Review: Angelina Jolie’s new film on the Khmer Rouge is impeccably made, but will it get under your skin?

Film Critic

How do you depict a nightmare? How do you re-create — and do justice to — events completely outside ordinary human experience?

Filmmakers who represent the Holocaust have dealt with this dilemma for decades, and Angelina Jolie faces it in “First They Killed My Father,” her examination of the nightmarish horrors of Cambodia’s Khmer Rouge regime. The result are always impressive but not emotionally compelling, a film whose integrity you admire but aren’t swept away by.

Impeccably made by a team that includes Oscar-winning cinematographer Anthony Dod Mantle and Cambodia’s top filmmaker, Rithy Panh, as a producer, the movie certainly works hard to do everything right.


Taken from the memoir subtitled “A Daughter of Cambodia Remembers” by Loung Ung (who co-wrote the screenplay with Jolie), “First They Killed My Father” is accurate to the terrifying 1975 story of what happened when the Khmer Rouge took over a country undermined after the U.S. dropped 2.7 million tons of bombs on it during the Vietnam War.

Ideological zealots, the militarized Khmer movement determined to destroy everything modern and/or Western and create a theoretically classless agricultural society where everyone would be turned into a peasant.

An estimated 1.7 million Cambodians died in this turmoil, roughly a quarter of the population, and Jolie has made sure that the re-creations of the period are as accurate as possible.

The film is not only shot in the Khmer language with some 500 Cambodians working as part of the production team but the cast, including some 3,500 background actors, is entirely Cambodian as well.

Jolie herself has intense personal connections to the material, having adopted her son Maddox from a Cambodian orphanage, being awarded Cambodian citizenship by royal decree, and, according to an article in Vanity Fair, being a close friend with co-writer Ung.


One of the things “First They Killed My Father” does well, aided by a Marco Beltrami score, is create the sense of dread, unease and disorientation that 5-year-old Loung and her family felt as their lives were forcibly ripped from their moorings and cast adrift in a pitiless sea.

Before that dislocation, however, we see the happy, middle-class life led by Loung, her five siblings, her army captain father (Phoeung Kompheak) and her warm and loving mother (Sveng Socheata) in the country’s capital city of Phnom Penh.

Then on April 17, 1975, the Khmer Rouge entered the city, chanting “unity, unity” and “we are all Cambodians.” Disheartened by what America had done, people felt, as someone in the film says, “If there is a chance to rebuild, we have to take it.”

Rebuilding, however, was not on the mind of the Khmer Rouge leadership. Under the pretext that Phnom Penh must be evacuated because an American bombing was imminent, the capital’s residents were told they had to leave their homes at once.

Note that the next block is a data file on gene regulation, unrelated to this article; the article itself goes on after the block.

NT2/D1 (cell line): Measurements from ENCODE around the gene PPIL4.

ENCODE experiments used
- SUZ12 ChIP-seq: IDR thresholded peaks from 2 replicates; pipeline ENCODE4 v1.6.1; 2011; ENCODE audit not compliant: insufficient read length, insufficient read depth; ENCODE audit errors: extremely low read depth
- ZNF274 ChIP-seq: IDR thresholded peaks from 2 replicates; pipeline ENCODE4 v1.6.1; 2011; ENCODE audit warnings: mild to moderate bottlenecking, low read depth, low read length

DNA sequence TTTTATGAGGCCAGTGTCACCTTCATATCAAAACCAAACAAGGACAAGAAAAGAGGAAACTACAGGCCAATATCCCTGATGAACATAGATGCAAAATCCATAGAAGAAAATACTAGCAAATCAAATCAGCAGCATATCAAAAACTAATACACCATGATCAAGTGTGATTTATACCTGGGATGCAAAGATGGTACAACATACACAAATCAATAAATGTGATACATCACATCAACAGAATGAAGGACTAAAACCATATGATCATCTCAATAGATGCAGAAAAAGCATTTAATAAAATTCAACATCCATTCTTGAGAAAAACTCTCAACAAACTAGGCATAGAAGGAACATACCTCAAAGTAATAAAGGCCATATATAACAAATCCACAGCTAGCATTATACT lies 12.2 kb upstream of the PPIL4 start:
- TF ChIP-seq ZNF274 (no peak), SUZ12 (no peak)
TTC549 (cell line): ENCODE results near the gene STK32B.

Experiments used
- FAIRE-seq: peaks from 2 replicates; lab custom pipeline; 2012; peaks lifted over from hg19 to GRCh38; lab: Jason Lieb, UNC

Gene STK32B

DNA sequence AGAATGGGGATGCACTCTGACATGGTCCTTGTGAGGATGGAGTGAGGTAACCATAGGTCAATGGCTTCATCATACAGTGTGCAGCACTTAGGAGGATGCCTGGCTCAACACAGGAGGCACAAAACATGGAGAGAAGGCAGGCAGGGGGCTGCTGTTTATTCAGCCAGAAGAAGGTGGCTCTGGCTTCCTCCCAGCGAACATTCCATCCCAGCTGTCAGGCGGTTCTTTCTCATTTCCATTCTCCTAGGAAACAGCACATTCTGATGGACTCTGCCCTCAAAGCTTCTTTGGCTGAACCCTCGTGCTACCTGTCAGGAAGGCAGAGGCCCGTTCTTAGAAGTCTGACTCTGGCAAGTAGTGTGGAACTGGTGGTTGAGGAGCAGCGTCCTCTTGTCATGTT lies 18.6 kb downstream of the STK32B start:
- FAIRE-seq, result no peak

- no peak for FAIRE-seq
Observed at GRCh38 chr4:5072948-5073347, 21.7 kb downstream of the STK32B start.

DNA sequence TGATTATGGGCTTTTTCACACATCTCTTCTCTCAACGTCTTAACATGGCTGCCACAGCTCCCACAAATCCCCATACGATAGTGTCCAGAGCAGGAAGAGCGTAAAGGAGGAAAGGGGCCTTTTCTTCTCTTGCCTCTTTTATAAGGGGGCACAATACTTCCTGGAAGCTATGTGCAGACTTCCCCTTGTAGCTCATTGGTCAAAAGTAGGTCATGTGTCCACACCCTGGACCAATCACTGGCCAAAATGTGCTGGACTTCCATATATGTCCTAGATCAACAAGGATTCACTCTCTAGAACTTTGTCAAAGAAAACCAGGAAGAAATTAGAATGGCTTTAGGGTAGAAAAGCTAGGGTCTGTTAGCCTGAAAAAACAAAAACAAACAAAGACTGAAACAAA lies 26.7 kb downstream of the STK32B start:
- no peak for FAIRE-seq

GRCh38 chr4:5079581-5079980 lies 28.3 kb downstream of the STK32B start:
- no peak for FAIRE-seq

But rather than the promised return after three days, Loung and her family were never to go home. They were part of a massive relocation program, taken deeper and deeper into the countryside to a series of labor camps the film meticulously re-creates.


Extreme regimentation was the order of the day at these locations, hair cut short and all clothing dyed the same drab shade of dark green, with loudspeakers and party leaders blaring sentiments like, “It is better to make a mistake and kill an innocent person than leave an enemy alone.”

The Khmer Rouge, which called itself Angkar, did all it could to break the normal bounds of society, telling children, “Angkar is your mother and father now,” and not hesitating to break up families to further its aims.

Loung herself, played by Sareum Srey Moch, is portrayed as a young woman with impressive presence. “First They Killed My Father” shows us everything — the litany of depredations visited on this child, her siblings and her parents, through her eyes. Sareum can handle the screen time, but focusing the film on a character who is more watcher than actor creates a kind of distance that does not help things.

Though this story couldn’t mean more to Jolie, she hasn’t been able to make it mean as much to us. Scrupulous and perhaps constrained at the thought of overdoing things, Jolie has allowed the enormity of the story to get the best of her, creating a film that is more disturbing than moving.

In the final analysis, “First They Killed My Father” does not get under the skin like the documentaries of her producer, Rithy Pran, haunting films like “S-21: The Khmer Rouge Killing Machine” and the Oscar-nominated “The Missing Picture.”

For those wanting a more affecting, even overwhelming sense of the terrors of Khmer Rouge rule, those would be the place to go.



“First They Killed My Father”

No rating

Running time: 2 hours, 16 minutes

Playing: Landmark, West Los Angeles

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